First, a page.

19885 Sadeghi RVC.wmv (155.51 MB)

Open Cervical and Robotic First Rib Resections for Neurogenic Thoracic Outlet Syndrome

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posted on 2024-04-09, 14:09 authored by John K. Sadeghi, Joseph Obeid, Louis Chai, Cherie P Erkmen

There are three types of thoracic outlet syndrome (TOS): neurogenic (the majority of cases), arterial, and venous. Neurogenic TOS requires extensive workup prior to surgery, and Botox injections into the scalene muscles can both treat and diagnose the condition. There are multiple surgical approaches including supra- and infraclavicular, transaxillary, and robotic.

This video presents a unique case of a patient with neurogenic TOS who was treated with both an open supraclavicular cervical rib resection and a robotic first rib resection.

The patient is a twenty-seven-year-old woman with a history of a prior open right first rib resection in 2012 for neurogenic thoracic outlet syndrome who presented with three weeks of pain in the left shoulder radiating down her arm with intermittent numbness that was exacerbated with activity. She also had occasional coolness and swelling of the hand.

The patient’s workup included physical exam maneuvers, physical therapy, a CT scan with IV contrast, an MRI of the neck and chest, vascular duplex, and a Botox injection in the anterior and middle scalene muscles.

For the Adson’s test, the patient’s arm was externally rotated, slightly abducted, and slightly extended while palpating the radial pulse. The patient extended and turned her head, then inhaled and held her breath. For the Roos test, the patient adbucted her arms 90 degrees with external rotation and flexed her elbows. The patient then opened and closed her hands for three minutes.

The Botox injection improved the patient’s symptoms, which helped confirm the diagnosis. A CT scan of the chest with IV contrast showed an incomplete left cervical rib but otherwise normal anatomy. After making the diagnosis, the team proceeded to the operating room. Prior to starting, they set up somatosensory evoke potential monitoring.

To begin, the surgeons completed a supraclavicular incision, divided the platysma, and exposed the sternocleidomastoid and omohyoid muscles. The omohyoid was then divided and the SCM was medially rotated to expose the anterior scalene. The phrenic nerve was identified on the anterior medial border of the anterior scalene.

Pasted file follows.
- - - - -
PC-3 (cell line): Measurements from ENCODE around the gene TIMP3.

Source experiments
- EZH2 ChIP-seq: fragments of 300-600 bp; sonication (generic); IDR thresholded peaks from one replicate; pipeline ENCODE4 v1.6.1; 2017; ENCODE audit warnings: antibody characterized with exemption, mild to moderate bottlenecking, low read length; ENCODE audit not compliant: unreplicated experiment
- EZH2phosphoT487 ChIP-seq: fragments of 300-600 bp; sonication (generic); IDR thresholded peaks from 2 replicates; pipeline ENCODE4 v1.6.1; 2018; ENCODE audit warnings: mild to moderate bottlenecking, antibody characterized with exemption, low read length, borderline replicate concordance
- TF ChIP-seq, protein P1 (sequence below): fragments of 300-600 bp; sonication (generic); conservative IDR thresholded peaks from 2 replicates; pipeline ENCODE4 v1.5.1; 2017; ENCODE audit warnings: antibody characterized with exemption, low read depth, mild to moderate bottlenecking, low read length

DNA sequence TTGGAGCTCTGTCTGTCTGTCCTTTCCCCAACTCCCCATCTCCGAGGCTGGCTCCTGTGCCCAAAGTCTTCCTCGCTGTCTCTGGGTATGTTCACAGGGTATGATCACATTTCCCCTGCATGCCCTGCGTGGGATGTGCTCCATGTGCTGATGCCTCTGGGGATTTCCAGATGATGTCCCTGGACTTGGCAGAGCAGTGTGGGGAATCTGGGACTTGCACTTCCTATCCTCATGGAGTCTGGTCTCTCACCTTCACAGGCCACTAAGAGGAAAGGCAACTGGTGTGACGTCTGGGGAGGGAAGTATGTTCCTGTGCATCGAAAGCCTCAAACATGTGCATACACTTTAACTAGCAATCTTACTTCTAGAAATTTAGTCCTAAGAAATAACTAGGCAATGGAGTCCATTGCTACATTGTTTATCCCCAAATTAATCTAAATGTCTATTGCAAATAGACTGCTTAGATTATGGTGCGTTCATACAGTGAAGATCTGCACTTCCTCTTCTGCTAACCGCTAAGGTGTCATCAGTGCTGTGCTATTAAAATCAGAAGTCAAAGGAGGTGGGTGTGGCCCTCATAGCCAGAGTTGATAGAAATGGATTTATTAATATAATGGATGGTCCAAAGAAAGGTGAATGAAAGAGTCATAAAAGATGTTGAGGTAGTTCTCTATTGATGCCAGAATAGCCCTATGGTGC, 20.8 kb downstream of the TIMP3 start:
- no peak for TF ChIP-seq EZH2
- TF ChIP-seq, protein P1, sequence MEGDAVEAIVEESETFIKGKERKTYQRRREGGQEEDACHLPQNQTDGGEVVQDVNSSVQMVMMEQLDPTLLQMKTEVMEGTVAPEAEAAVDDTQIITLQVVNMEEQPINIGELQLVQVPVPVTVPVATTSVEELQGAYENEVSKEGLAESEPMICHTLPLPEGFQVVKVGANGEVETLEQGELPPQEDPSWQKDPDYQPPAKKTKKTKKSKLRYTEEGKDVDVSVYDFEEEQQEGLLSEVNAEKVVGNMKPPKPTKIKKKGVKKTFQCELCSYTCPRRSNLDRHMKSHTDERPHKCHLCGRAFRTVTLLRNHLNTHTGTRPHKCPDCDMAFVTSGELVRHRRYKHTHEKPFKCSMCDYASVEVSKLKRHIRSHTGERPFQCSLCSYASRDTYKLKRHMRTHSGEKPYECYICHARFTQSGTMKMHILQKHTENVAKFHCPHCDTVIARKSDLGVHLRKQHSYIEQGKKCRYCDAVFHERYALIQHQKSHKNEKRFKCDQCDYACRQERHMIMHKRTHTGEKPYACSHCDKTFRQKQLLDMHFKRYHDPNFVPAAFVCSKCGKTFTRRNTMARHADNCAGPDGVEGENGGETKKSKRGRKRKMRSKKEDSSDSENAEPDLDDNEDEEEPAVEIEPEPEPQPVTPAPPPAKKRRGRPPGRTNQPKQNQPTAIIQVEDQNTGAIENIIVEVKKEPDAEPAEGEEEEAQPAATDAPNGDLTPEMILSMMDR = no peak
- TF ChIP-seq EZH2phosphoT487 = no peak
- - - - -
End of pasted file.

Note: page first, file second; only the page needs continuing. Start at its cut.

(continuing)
Next, surgeons dissected between the anterior and middle scalenes to expose the brachial plexus. They then exposed the cervical rib lateral to the scalenes and divided it at its proximal joint. After closing the neck incision the patient was placed in right lateral decubitus. Surgeons marked the scapula as a landmark for entry.

Next, the seventh intercostal space was entered, and two additional incisions were made at the fifth intercostal space posterior to the scapula tip and the fourth intercostal space at the anterior axillary line. To ensure a safe method for entering the thorax, a blunt-tip Kelly forceps was used to spread down to the pleura. After entering the cavity, the Kelly was rotated 180 degrees before entering further and spreading.

After placing the first port, the robot was positioned at the patient’s side and the laser-line was driven to that port. To dock the arm, the angle was first adjusted at the top. Then, surgeons simultaneously push the bottom button and bottom lever to bring the arm to the port and make a connection. They installed the camera and targeted the robot and visual entry of the other two ports.

Before starting the operation, surgeons noticed remnants of the prior neck dissection. They started by incising the pleura between the phrenic nerve and the superior edge of the first rib, then carried the dissection along the phrenic nerve to expose the sternocostal joint. The incision was then continued along the inferior portion of the rib.

After incising the pleura and exposing the rib, the intercostal muscles were removed using bipolar cautery. Surgeons took special care to stay on the rib and not bury the tip of the instrument. The same technique was used on the superior aspect of the rib. The phrenic nerve was gently retracted to avoid injury.

Next, surgeons attempted to traverse the sternocostal cartilage to gain leverage for the rest of the dissection. They approached the cartilage from many angles, but the cartilage was tenacious. Attention was then turned to the posterior aspect of the rib. The team started with a 20 cm long-necked drill with a 2 mm matchstick bit to drill through the rib. They finished coming through the rib with a rongeur.

After transecting the rib, the team was able to put downward traction on it to expose the remaining attachments and pull the rib away from the critical structures of the thoracic outlet. This allowed surgeons to get behind the sternocostal cartilage and safely remove the final attachments.

At this point, the rib was completely free. It was removed from the field using a bag. The chest was suctioned, a chest tube placed, and the lung was re-expanded. The ports were closed and the case concluded. Postoperatively, the patient recovered well without issues and was discharged home.


Burt BM, Palivela N, Karimian A, Goodman MB. Transthoracic robotic first rib resection: Twelve steps. JTCVS Tech. 2020 Jan 18;1:104-109. doi: 10.1016/j.xjtc.2020.01.005. PMID: 34317727; PMCID: PMC8288632.


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